Despite a strong will in the armies of the Central Eastern Europe (CEE) region to replace obsolete Soviet/Russian-made equipment with up-to-date Western aircraft, a number of political obstacles have emerged, both internally and internationally. These issues have affected three ongoing programs to procure F-16 fighters in Croatia, Slovakia, and Bulgaria.
On January 3, Croatian Prime Minister Andrej Plenkov raised the option of annulling the deal to buy 12 second-hand F-16C/D Barak aircraft from Israel unless both the U.S. and Israel make final and clear statements about the acquisition of the aircraft. The tentative $500 million deal is the largest since Croatia regained independence in the early 1990s and comes amid an unfolding arms race between Zagreb and Belgrade, with the latter having received six second-hand MiG-29s from Russia.
Israel has upgraded the F-16s with sophisticated electronic and radar systems of indigenous origin, which were crucial elements in Croatia’s decision to buy F-16s from Israel rather than from the U.S. Recently, U.S. secretary of state Mike Pompeo and Israel’s prime minister Binyamin Netanyahu met in Brazil but failed to agree on the U.S. issuing the third-party technology transfer (TPT) permission needed to seal the Croatian deal. In this case, Croatia is the third party, the Croatian news agency HINA quoted PM Plenkov as saying. He added that the Israeli and the U.S. government had almost two years to agree on the TPT. The issue of aircraft sales was “stuck in deep bureaucracy,” Israeli sources said. The Croatian MoD expects an answer from Israel by January 11. Israeli media reported that the defense ministry's director-general, Udi Adam, would travel to Zagreb to discuss the issue.
Last year Slovakia contracted for the delivery of 14 new F-16C/D Block 70 aircraft from the U.S. in a deal worth approximately $1.8 billion, but deliveries are not scheduled to be completed until the end of 2023. In the meantime, the service life of Slovakia’s MiG-29 fleet comes to an end in 2019, leaving the nation with a serious air defense capability gap. Sources in Bratislava told AIN that, to overcome the hiatus, the MoD is considering an offer from the Czech Republic to provide interim air defense support with Gripen fighters, while also studying an offer from Poland.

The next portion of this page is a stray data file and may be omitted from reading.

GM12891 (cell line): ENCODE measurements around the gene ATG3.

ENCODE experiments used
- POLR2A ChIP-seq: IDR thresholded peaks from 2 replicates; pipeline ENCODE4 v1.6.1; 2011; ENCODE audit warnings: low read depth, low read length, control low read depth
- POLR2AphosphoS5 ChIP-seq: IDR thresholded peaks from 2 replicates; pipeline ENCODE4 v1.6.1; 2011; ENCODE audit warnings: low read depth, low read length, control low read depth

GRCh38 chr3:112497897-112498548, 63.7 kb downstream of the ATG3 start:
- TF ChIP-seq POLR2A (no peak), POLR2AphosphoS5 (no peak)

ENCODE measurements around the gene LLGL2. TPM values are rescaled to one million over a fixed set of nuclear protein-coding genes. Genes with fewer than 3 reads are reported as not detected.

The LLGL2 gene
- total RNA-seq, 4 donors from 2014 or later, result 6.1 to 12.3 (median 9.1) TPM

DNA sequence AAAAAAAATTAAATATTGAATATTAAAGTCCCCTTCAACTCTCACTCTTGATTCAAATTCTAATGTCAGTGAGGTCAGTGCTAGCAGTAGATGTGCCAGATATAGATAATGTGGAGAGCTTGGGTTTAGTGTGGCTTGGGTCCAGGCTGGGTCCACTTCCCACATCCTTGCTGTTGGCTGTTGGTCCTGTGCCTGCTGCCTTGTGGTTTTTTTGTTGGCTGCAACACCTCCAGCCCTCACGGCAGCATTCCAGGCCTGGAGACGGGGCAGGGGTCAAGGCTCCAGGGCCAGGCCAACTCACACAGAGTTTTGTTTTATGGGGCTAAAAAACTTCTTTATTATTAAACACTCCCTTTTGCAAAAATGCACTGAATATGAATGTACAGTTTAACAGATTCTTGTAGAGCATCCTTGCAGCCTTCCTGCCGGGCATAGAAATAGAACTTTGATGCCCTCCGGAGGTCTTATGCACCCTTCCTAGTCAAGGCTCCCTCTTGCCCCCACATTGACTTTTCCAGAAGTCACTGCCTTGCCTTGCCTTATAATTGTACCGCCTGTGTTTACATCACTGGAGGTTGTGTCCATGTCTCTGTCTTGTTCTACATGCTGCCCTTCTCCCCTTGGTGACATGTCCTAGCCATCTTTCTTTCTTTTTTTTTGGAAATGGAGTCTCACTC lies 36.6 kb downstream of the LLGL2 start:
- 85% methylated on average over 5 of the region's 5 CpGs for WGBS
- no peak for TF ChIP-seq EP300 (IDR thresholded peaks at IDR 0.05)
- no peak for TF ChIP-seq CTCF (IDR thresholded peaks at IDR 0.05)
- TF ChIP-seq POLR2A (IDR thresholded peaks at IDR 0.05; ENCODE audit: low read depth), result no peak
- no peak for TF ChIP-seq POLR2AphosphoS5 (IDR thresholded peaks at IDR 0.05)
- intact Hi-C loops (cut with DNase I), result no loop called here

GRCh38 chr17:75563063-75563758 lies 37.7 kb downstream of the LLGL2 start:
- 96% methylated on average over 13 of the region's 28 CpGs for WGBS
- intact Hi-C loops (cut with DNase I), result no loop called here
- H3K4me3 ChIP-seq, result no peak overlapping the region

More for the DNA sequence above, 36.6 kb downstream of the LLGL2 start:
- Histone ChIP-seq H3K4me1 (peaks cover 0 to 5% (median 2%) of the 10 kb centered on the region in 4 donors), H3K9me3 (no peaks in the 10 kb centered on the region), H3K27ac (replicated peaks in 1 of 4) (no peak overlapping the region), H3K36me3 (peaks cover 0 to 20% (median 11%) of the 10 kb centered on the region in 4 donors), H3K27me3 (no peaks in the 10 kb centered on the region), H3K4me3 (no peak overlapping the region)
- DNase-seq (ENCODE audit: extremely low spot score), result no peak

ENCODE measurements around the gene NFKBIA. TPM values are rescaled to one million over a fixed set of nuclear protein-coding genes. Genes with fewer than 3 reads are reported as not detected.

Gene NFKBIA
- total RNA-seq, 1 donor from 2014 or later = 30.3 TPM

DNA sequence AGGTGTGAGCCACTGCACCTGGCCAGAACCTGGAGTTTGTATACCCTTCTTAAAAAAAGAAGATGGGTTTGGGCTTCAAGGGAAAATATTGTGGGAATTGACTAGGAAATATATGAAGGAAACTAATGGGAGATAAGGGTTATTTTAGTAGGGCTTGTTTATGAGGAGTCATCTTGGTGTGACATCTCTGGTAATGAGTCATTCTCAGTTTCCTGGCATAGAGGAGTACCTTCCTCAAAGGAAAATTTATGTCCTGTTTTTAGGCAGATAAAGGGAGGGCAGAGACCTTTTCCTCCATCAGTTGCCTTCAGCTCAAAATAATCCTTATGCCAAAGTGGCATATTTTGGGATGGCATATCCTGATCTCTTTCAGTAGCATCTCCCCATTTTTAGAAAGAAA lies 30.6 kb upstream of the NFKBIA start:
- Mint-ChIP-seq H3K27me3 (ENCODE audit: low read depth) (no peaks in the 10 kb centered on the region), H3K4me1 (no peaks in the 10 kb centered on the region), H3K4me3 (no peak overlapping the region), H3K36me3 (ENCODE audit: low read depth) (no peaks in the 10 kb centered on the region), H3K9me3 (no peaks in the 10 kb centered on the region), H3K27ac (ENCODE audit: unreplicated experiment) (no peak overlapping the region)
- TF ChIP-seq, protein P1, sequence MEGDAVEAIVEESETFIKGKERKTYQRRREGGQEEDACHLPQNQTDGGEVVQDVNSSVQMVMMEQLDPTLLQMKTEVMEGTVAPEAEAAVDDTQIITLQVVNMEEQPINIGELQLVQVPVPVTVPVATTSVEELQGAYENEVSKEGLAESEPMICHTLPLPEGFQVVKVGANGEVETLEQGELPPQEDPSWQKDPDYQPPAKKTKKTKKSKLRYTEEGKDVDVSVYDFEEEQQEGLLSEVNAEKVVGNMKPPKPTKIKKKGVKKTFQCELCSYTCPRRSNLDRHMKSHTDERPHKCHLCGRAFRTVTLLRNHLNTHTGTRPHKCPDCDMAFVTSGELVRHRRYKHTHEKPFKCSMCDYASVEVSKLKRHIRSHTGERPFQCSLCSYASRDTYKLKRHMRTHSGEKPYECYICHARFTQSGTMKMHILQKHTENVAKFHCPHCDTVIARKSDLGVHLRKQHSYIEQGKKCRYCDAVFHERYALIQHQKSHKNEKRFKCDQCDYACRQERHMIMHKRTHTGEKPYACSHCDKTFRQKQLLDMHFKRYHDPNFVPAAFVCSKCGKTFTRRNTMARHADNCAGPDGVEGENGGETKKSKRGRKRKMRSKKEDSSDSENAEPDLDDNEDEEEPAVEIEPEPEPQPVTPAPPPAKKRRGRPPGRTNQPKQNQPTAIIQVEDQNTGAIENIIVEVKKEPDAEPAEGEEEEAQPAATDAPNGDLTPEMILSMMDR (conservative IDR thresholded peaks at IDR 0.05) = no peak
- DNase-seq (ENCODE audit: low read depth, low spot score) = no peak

An alternative would be to extend the service life of the MiG-29s by agreeing with Russia or a third party to supply the necessary spare parts. This option has created political uproar in Slovakia, with opposition parties Freedom and Solidarity (SaS) and the Movement of Freedom and Solidarity (OĽaNO) calling the extension of the contract for the operation of Russian MiG-29s a “bad solution.”
In Bulgaria political fighting has spread among parties and politicians over the country’s planned F-16 acquisition. On December 22, President Rumen Radev said that the plan to buy eight F-16 Block 70/72s is sound, but “the way the F-16 was chosen is not transparent.” Defense minister Krasimir Karakachanov countered by asking, “Who is the lobbyist for the F-16?” GERB, the ruling party, defended the decision but accused the president of corruption. The opposition Ataka Party leader and chair of the United Patriots parliamentary group (the third largest in the National Assembly), Volen Siderov, attacked the planned F-16 deal and thus brought into question the smooth passage of the decision through parliament. At the end of December, the Sofia government proposed the start of negotiations with the U.S. government and supplier Lockheed Martin.